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In Japan, castles are a part of their history and improved a lot in preserving their country’s treasure. It has been a cultural significance to the Japanese people, so they decided to rebuild the castles, years later. It’s incredible how a tourist spot like the oldest castle is visited continuously until today!
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Himeji Castle dates back to 1333 when Akamatsu Norimura, a samurai and military commander, originally constructed it by building a fort in the castle’s present location in Himeji, Hyogo Prefecture. It was then formed into a full-scale castle in 1346 by Akamatsu Sadanori as reinforcement against external forces. In 1581, changes were made by Toyotomi Hidetoshi himself, one of Japan’s greatest historical figures, to officially complete Himeji Castle. Though war had accompanied the castle for hundreds of years, it remained intact and became one of Japan’s first world heritage sites.
※ Himeji Castle Official Site, "History of Himeji Castle"
Himeji Castle is one of Japan’s celebrated castles, but what makes it so special?
The story that comes with the Himeji Castle was already fascinating, but the architecture itself will give more reason to be fascinated. It has survived long years of medieval war and even climate change, so the structure of this elegant, white castle on top of a hill is quite exceptional to this age.
The castle can be seen even hundreds of meters from afar. It is quite undeniable that among all the towers standing tall, its central five-story tower is especially noteworthy and beautiful. This is called the Daitenshu, which served as the main keep, seated on the center of the complex. Smaller towers, identical to the main keep, were also connected to it. This treasure is recognized as one of Japan’s best, with its studded roof and white appearance. The keep is one of the main draws and there may be a line in crowded times to go up to each level by the narrow stairs.
The Hishi Gate, the biggest gate among the rest, is surely another spot that will leave you in awe upon entering the Himeji Castle. Visitors, upon passing by the entrance will most likely notice the intricate sculpture of the gate, with the “Hishi'' crests found at the top. Its Azuchi Momoyama Period style is retained to the present and visitors will automatically stop on their tracks just to admire this.
On the left side of the Hishi Gate is the Nishinomaru Garden. Japanese people are known to preserve natural resources, so this spot is well-taken care of. Anyone can have a rest while admiring the picturesque view of the old garden. This graceful part of the castle is very serene and enthralling with its countless cherry blossom trees that surely are refreshing. For another beautiful Japanese garden, you can visit Koko-en, which is found outside the castle and built more recently. It however costs an additional price to visit, but you can often buy the tickets as a set with the castle ticket.
Tourists shouldn’t miss the opportunity to travel just to take a look at the beautiful white castle in Japan, as access to the castle is quite simple.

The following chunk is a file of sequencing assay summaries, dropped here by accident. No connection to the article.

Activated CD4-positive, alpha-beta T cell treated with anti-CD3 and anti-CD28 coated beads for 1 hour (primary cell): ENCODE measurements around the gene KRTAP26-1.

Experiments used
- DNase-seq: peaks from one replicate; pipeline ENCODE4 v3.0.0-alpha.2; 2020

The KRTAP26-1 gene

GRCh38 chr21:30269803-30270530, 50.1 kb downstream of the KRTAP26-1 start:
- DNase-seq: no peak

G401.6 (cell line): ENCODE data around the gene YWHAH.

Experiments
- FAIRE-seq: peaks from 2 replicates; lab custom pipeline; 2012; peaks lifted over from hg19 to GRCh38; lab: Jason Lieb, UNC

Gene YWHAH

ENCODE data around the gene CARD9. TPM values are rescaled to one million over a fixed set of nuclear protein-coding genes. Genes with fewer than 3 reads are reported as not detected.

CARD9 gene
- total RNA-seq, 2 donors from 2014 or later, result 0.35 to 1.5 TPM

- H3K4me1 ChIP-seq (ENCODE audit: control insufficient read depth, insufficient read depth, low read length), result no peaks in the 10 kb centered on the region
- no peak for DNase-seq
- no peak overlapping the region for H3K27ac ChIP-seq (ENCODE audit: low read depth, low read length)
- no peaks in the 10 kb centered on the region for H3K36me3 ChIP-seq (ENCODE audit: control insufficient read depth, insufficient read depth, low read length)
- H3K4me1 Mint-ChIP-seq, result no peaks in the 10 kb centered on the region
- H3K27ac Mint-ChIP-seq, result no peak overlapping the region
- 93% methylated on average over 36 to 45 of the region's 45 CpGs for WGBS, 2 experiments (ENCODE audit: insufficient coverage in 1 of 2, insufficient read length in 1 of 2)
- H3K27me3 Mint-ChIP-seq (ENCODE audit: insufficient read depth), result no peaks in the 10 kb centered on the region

A convenient option when visitors choose to travel is the bullet train or shinkansen. Himeji is a stop on the Sanyo Shinkansen line, therefore easily accessible from Tokyo in the east (and Kyoto and Osaka on the way) or Fukuoka from the west. It’s only about 30 minutes by the Nozomi Shinkansen from Shin-Osaka Station.
If you are starting in Osaka, you can also choose to ride on the local JR Kobe Line. This will take about an hour on the Special Rapid Service. Despite costing twice the time, it will cost about half the price. Of course, if you already have a JR Pass, we recommend taking the faster option as the shinkansen ride is covered by the pass.
Cherry blossom season is the most active time of the year. Thousands of people from around the world usually gather, visibly creating a full-packed Himeji Castle. During this peak season, the number of visitors are only limited to fifteen thousand a day, which may mean waking up earlier than everyone else to be able to acquire an entrance ticket.
If you are an adult, the price of your ticket is 1000 yen; otherwise it’s 300 yen. Visiting hours start as early as 9 am and end at 5 pm. Tickets can only be purchased upon visiting the castle since purchasing tickets in advance is prohibited by the management. The last piece of advice to keep in mind is that the Main Keep can’t be attained by a wheelchair as there are steep stairs and no elevator: nonetheless, a person with a disability can still freely roam around the grounds enveloping the castle.
※ Himeji Castle Official Site, "Himeji Castle Usage Guide" ※ Himeji Castle Management Office
Japan, with its unbelievably neat culture and popular modern technologies, accounts well for its famous world heritages, with Himeji Castle as the main star. Harboring the title as Japan’s best-preserved architectural castle, with all its magnificent walls and incomparable grandiosity makes it not just popular to people, but culturally significant to the nation as well. Dating back to medieval history where it was complexly built for a purpose, now serves its other purpose to the modern era- to share its history and cultural significance. Visitors always want a chance to know and uncover more of the secrets woven into its mighty barrier down to its grounds, passages, and compounded arrangements. This castle resting on a hilltop justifiably symbolizes the importance of knowing Japan’s preserved treasures.
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